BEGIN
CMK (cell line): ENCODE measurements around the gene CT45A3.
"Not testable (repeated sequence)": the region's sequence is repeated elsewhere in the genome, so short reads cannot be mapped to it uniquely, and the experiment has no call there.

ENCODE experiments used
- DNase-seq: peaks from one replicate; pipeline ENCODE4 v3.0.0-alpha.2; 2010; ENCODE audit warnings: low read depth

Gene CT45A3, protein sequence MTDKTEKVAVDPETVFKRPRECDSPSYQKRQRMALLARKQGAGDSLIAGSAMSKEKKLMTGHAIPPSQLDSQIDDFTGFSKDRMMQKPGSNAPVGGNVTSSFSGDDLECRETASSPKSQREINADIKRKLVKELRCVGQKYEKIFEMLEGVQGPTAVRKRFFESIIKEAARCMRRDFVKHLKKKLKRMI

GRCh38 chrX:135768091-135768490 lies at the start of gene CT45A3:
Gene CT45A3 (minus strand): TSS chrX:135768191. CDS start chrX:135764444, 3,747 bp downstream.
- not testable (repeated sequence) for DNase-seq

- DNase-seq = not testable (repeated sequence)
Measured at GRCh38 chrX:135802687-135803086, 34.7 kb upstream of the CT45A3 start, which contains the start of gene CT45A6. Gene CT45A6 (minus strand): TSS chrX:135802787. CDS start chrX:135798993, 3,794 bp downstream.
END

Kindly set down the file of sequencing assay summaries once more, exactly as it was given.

CMK (cell line): ENCODE measurements around the gene CT45A3.
"Not testable (repeated sequence)": the region's sequence is repeated elsewhere in the genome, so short reads cannot be mapped to it uniquely, and the experiment has no call there.

ENCODE experiments used
- DNase-seq: peaks from one replicate; pipeline ENCODE4 v3.0.0-alpha.2; 2010; ENCODE audit warnings: low read depth

Gene CT45A3, protein sequence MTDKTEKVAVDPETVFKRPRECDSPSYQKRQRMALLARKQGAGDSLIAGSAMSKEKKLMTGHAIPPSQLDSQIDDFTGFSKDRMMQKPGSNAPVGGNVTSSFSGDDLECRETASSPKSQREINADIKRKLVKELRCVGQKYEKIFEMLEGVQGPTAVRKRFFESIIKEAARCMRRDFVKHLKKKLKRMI

GRCh38 chrX:135768091-135768490 lies at the start of gene CT45A3:
Gene CT45A3 (minus strand): TSS chrX:135768191. CDS start chrX:135764444, 3,747 bp downstream.
- not testable (repeated sequence) for DNase-seq

- DNase-seq = not testable (repeated sequence)
Measured at GRCh38 chrX:135802687-135803086, 34.7 kb upstream of the CT45A3 start, which contains the start of gene CT45A6. Gene CT45A6 (minus strand): TSS chrX:135802787. CDS start chrX:135798993, 3,794 bp downstream.